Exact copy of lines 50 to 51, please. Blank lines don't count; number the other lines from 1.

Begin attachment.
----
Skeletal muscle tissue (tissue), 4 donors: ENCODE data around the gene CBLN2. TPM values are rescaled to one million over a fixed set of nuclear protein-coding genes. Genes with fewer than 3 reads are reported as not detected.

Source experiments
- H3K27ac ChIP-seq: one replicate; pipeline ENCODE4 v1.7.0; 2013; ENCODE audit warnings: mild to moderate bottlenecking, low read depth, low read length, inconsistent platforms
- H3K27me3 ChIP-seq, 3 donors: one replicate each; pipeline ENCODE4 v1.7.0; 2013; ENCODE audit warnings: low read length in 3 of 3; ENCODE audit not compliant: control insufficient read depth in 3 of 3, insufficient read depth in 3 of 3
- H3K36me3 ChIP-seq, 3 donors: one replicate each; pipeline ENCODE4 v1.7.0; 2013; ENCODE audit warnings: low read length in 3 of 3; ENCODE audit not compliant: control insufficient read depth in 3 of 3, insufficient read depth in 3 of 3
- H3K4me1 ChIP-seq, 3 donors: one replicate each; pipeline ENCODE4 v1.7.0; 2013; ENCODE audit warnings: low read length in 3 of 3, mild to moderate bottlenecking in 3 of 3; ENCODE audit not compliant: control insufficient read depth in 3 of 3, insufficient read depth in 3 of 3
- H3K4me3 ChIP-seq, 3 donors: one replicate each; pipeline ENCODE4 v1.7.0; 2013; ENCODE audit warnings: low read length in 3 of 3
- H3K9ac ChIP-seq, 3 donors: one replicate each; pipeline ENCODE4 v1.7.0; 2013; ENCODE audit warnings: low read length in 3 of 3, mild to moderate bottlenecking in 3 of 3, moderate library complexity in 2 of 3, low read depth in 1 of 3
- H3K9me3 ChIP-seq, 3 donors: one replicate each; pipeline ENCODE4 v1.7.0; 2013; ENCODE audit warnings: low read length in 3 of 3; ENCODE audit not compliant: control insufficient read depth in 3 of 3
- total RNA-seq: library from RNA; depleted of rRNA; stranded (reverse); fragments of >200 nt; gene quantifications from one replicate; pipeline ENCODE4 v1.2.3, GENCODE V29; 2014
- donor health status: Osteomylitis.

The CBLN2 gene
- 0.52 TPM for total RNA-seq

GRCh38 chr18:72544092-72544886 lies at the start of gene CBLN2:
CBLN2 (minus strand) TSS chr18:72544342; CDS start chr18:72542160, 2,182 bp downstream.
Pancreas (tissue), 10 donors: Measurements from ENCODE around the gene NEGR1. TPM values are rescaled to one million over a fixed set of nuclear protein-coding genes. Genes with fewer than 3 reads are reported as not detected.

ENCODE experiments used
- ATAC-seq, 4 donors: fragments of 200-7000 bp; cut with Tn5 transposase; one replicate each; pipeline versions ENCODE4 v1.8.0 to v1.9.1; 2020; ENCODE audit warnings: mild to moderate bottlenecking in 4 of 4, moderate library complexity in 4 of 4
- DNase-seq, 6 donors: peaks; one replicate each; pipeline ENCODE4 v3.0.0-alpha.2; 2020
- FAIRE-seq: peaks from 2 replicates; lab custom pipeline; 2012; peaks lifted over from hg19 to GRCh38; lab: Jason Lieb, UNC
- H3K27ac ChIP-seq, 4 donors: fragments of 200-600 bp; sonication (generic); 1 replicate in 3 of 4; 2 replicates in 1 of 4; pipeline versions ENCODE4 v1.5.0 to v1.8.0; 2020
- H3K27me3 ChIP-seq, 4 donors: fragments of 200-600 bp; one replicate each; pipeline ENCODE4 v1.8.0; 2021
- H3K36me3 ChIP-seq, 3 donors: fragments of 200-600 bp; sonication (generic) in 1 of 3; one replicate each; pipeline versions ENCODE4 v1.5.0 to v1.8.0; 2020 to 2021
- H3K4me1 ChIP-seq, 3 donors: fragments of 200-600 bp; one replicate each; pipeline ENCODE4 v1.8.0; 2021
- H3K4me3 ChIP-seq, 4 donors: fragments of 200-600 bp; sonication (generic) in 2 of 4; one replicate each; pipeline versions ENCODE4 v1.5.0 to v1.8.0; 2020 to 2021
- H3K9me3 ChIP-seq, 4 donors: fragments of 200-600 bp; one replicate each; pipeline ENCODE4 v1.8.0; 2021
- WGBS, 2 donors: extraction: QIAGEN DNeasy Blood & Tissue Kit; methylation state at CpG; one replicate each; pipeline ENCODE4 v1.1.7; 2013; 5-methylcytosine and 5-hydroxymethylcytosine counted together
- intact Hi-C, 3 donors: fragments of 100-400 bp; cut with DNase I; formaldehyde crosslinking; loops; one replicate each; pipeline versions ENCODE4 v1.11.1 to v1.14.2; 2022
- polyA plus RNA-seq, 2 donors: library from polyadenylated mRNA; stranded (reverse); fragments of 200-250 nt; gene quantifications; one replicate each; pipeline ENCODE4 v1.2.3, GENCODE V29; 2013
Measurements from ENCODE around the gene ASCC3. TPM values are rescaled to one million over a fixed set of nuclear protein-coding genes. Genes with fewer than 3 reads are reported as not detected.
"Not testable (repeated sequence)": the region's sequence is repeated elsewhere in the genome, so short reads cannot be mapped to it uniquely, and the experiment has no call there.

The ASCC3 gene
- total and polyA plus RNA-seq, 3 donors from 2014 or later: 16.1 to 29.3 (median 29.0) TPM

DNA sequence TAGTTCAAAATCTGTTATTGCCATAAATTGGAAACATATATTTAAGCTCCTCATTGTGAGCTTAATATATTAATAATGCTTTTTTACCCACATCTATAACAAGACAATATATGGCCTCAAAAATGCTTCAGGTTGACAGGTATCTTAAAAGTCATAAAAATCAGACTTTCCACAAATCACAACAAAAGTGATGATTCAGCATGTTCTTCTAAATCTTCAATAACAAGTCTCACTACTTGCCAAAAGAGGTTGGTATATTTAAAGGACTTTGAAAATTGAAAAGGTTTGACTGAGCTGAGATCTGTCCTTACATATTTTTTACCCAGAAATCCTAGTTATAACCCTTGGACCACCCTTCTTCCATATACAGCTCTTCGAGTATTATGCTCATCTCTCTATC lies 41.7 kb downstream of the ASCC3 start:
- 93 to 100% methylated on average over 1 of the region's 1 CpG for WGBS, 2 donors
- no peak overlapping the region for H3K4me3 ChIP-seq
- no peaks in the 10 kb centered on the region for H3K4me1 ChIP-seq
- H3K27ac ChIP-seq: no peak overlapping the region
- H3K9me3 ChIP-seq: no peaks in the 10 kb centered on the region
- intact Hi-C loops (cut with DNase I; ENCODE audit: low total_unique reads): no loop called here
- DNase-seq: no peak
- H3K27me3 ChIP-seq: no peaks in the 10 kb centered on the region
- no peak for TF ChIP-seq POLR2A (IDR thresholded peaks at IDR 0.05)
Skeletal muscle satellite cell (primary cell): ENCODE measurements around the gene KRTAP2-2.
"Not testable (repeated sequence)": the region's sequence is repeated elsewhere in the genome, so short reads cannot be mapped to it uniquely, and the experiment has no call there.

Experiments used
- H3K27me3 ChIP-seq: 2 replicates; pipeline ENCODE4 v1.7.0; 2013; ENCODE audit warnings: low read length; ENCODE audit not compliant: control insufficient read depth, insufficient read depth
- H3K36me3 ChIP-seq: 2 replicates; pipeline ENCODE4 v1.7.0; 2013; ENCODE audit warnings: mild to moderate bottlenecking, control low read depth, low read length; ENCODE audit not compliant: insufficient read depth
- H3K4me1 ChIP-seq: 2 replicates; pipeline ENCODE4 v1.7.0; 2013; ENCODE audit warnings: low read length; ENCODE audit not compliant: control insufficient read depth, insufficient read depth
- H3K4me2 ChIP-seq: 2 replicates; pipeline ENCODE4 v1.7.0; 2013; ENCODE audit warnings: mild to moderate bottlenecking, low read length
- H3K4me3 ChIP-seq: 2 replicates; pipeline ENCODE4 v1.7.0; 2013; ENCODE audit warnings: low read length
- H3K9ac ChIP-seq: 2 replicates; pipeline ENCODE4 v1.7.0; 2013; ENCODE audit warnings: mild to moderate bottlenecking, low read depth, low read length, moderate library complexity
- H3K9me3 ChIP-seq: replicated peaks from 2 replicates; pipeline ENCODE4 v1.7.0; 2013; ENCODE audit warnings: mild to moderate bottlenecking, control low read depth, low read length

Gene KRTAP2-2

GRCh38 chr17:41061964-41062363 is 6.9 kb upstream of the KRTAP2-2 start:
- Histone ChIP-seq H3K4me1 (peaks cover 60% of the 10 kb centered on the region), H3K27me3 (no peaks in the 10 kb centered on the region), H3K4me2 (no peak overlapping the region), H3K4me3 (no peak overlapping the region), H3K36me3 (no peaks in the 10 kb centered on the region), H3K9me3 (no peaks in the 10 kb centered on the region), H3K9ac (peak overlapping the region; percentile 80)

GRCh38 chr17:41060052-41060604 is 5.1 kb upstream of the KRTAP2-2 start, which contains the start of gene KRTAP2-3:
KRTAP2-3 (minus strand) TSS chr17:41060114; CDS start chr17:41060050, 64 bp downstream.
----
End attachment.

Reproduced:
- H3K4me2 ChIP-seq: 2 replicates; pipeline ENCODE4 v1.7.0; 2013; ENCODE audit warnings: mild to moderate bottlenecking, low read length
- H3K4me3 ChIP-seq: 2 replicates; pipeline ENCODE4 v1.7.0; 2013; ENCODE audit warnings: low read length